Tax-Loss Harvesting Amidst Market Turmoil

Market declines like the one we are currently experiencing present great opportunities to take advantage of cheaper asset prices. Almost everyone with a taxable account should be harvesting tax losses during times like these.

Market declines like the one we are currently experiencing present great opportunities to take advantage of cheaper asset prices. Almost everyone with a taxable account should be harvesting tax losses during times like these.

What is the difference between tax-loss harvesting and market timing?

Harvesting losses is most appropriate and beneficial when it generates tax savings without disrupting or abandoning the primary investment strategy. We intentionally “lock in” losses for accounting purposes, but we don’t want to “lock out” any future appreciation. We harvest losses only when we can immediately reinvest in a suitable (but not identical) replacement that preserves our overall strategy. It would be counterproductive to sell equites at a loss only to buy bonds that have rallied.

Tax-loss harvesting might not be necessary or beneficial if a client already has very large carryover losses from prior years (the 2008 financial crisis produced a lot of big capital losses for many real estate investors and developers). Huge tax losses are helpful if they can be used to offset future income, or if they can offset gains in concentrated positions, thereby helping to diversify the portfolio.

Parsec’s three-step process to tax-loss harvesting:

  1. Intentionally harvest losses: For all of our clients with taxable accounts, we capture losses at every opportunity while taking into account trading charges, where applicable. We wouldn’t place a trade to generate a small loss (<$1,000) if transaction charges to sell then buy a similar security/fund would be prohibitive. But if we can generate meaningful losses, we tend to take advantage of those opportunities when we get them. We feel the benefit of the tax loss is worth the trading charges/added portfolio activity.
  2. Quickly redeploy the transaction proceeds: Sometimes it makes sense to place a loss-harvesting trade and leave the proceeds in cash for 31 days, then repurchase the same security. We may do this for clients who have cash needs at the end of the year with the intention of placing rebalancing trades in January when there is no more need for liquidity. When liquidity is not an issue, however, we prefer to keep the funds fully invested in another high-quality name. We may later choose to reverse the trade, once the wash sale period has expired, or we may leave the trade in place if we think it is appropriate and suits the clients’ needs.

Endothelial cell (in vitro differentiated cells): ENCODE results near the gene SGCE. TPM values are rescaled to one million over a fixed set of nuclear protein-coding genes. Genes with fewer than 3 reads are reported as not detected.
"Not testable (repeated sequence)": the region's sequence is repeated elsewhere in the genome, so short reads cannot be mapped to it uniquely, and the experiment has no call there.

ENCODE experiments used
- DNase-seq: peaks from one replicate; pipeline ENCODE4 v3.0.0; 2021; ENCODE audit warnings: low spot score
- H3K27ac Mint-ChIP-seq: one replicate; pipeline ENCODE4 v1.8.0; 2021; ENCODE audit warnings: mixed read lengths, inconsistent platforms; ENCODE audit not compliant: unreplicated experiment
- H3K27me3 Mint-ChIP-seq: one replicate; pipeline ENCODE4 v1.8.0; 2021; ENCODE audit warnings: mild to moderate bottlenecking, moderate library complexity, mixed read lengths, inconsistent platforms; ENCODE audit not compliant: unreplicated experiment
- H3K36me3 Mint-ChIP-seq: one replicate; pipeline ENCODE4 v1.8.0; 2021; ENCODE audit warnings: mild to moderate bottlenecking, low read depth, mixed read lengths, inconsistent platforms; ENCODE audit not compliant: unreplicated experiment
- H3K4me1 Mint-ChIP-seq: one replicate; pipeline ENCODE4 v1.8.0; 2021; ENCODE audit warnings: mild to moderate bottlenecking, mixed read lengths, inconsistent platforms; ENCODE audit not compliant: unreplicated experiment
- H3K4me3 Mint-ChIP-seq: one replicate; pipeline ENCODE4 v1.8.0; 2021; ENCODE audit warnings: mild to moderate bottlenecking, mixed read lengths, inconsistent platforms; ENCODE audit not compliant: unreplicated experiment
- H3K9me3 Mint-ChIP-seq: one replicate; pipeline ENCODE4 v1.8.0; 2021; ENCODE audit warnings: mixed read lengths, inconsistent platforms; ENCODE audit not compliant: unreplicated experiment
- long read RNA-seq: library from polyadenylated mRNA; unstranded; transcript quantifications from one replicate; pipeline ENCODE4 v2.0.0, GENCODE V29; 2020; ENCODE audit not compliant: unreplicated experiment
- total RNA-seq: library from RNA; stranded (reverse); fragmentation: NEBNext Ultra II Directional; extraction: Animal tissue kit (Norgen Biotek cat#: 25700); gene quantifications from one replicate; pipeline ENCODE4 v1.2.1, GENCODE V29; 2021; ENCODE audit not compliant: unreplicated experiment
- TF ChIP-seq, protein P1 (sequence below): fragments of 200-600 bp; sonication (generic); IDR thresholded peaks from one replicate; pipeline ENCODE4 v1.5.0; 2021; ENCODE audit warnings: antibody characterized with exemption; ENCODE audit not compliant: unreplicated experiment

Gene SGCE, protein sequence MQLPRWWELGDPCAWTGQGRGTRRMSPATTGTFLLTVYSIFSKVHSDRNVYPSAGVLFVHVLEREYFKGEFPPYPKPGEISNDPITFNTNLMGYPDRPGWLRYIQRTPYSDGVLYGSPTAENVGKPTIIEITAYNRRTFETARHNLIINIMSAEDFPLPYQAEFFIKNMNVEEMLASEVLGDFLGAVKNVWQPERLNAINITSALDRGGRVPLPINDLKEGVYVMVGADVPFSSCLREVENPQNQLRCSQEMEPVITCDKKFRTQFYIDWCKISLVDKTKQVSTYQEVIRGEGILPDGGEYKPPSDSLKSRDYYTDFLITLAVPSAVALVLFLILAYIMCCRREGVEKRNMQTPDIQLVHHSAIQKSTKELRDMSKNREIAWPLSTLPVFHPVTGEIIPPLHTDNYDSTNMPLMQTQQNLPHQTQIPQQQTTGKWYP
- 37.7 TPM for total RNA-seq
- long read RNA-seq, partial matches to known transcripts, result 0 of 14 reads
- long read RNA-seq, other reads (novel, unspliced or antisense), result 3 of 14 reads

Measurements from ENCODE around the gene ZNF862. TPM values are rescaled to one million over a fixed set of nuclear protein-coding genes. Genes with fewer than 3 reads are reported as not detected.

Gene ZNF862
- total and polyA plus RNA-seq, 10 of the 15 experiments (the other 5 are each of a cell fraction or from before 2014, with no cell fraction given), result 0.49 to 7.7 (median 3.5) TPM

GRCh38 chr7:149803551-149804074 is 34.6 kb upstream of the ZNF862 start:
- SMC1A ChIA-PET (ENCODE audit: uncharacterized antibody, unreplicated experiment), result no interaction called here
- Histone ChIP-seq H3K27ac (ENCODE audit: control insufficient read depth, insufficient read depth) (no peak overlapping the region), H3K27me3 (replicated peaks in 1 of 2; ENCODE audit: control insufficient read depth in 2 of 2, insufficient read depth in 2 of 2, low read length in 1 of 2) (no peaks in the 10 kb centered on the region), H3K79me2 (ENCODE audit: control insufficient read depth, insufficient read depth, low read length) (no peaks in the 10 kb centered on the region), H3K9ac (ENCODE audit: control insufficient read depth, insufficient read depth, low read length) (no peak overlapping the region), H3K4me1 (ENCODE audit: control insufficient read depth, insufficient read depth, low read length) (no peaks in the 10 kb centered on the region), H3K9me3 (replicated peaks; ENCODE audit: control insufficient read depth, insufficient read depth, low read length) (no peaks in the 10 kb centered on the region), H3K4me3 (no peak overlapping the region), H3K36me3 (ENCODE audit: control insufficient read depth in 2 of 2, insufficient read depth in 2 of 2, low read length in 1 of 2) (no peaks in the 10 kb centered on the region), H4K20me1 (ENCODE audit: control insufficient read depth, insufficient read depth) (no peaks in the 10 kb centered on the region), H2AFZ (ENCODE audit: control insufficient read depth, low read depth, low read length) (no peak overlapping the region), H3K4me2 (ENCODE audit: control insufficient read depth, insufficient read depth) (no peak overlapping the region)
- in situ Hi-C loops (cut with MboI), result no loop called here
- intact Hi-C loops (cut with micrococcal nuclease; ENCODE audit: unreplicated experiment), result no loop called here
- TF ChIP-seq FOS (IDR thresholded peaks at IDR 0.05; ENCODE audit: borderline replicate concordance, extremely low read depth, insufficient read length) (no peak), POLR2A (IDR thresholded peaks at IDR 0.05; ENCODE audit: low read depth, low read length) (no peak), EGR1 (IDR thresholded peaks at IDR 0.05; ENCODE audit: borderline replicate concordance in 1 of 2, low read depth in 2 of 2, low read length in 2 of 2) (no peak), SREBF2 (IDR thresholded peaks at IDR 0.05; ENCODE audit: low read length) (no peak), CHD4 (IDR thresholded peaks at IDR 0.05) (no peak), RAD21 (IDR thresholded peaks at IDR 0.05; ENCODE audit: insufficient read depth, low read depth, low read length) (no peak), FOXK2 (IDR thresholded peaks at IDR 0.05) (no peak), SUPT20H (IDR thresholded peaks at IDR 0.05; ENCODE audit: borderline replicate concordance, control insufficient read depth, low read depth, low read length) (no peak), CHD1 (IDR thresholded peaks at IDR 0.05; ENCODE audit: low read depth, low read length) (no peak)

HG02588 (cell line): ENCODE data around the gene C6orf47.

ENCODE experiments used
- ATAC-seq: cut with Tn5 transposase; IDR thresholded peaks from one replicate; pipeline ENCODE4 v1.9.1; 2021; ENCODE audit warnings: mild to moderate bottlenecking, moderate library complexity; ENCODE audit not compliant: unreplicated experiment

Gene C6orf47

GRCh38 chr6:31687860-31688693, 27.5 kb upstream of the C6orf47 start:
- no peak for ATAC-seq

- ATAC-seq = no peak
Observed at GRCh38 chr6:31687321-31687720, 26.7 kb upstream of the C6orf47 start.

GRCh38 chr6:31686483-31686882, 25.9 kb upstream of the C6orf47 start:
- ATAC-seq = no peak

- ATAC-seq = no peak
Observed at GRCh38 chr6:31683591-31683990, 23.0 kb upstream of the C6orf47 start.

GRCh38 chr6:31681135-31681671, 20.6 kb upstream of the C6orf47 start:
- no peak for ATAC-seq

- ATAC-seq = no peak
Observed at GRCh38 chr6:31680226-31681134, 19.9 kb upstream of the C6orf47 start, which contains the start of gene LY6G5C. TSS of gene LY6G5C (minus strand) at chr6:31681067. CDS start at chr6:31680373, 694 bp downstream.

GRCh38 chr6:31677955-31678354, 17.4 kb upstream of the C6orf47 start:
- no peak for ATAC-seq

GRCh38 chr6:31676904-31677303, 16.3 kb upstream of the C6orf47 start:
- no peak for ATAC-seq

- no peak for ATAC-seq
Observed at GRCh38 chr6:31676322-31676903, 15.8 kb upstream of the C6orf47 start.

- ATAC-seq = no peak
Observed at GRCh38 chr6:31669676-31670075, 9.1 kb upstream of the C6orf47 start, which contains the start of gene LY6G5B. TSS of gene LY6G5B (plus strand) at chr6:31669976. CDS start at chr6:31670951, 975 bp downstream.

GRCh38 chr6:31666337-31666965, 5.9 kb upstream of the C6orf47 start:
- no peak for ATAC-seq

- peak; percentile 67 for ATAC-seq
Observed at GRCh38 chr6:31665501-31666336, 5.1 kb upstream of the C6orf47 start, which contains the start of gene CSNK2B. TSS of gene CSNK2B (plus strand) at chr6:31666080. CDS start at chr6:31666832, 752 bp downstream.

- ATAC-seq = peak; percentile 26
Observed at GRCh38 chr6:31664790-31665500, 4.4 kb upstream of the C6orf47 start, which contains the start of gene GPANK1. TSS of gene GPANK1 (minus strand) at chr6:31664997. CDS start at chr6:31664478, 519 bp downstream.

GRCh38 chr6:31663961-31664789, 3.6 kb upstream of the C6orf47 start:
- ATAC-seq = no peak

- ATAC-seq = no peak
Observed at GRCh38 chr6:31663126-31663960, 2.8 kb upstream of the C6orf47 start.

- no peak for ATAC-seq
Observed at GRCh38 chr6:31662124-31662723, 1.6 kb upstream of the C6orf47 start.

3. Decide whether to harvest offsetting gains now or to “hold” losses until future years when gains are expected to be larger or more frequent.

Who should NOT be tax-loss harvesting?

In terms of who should avoid tax-loss harvesting, I think most individual investors need to be careful that they don’t violate the wash sale rules. According to IRS publication 550, “a wash sale occurs when you sell or trade stock or securities at a loss and within 30 days before or after the sale, you buy substantially identical stock or securities,” either in the same account or in another household account, including IRAs and Roth IRAs. Stocks of different companies in the same industry are not considered “substantially identical,” nor are ETFs that track the same sector but are managed by different companies (like a Vanguard Emerging Markets ETF vs. an iShares Emerging Markets ETF). We have a process where we have already identified similar suitable replacements for situations just like this so that we can act quickly.

Older clients who may be close to getting a step-up in cost basis as a result of their death may not benefit as much from the added activity or complexity. Also, anyone who does his or her own taxes should be a bit hesitant since tax-loss harvesting creates some additional burdens in tax reporting.

How do I know if I should do tax-loss harvesting?

Capturing tax losses is one of the benefits of working with a wealth manager who is a competent, experienced fiduciary. It is part of our job to monitor your accounts and advise you to take advantages of situations like this when need-be.

Michael Baughman, CFP®
Senior Financial Advisor

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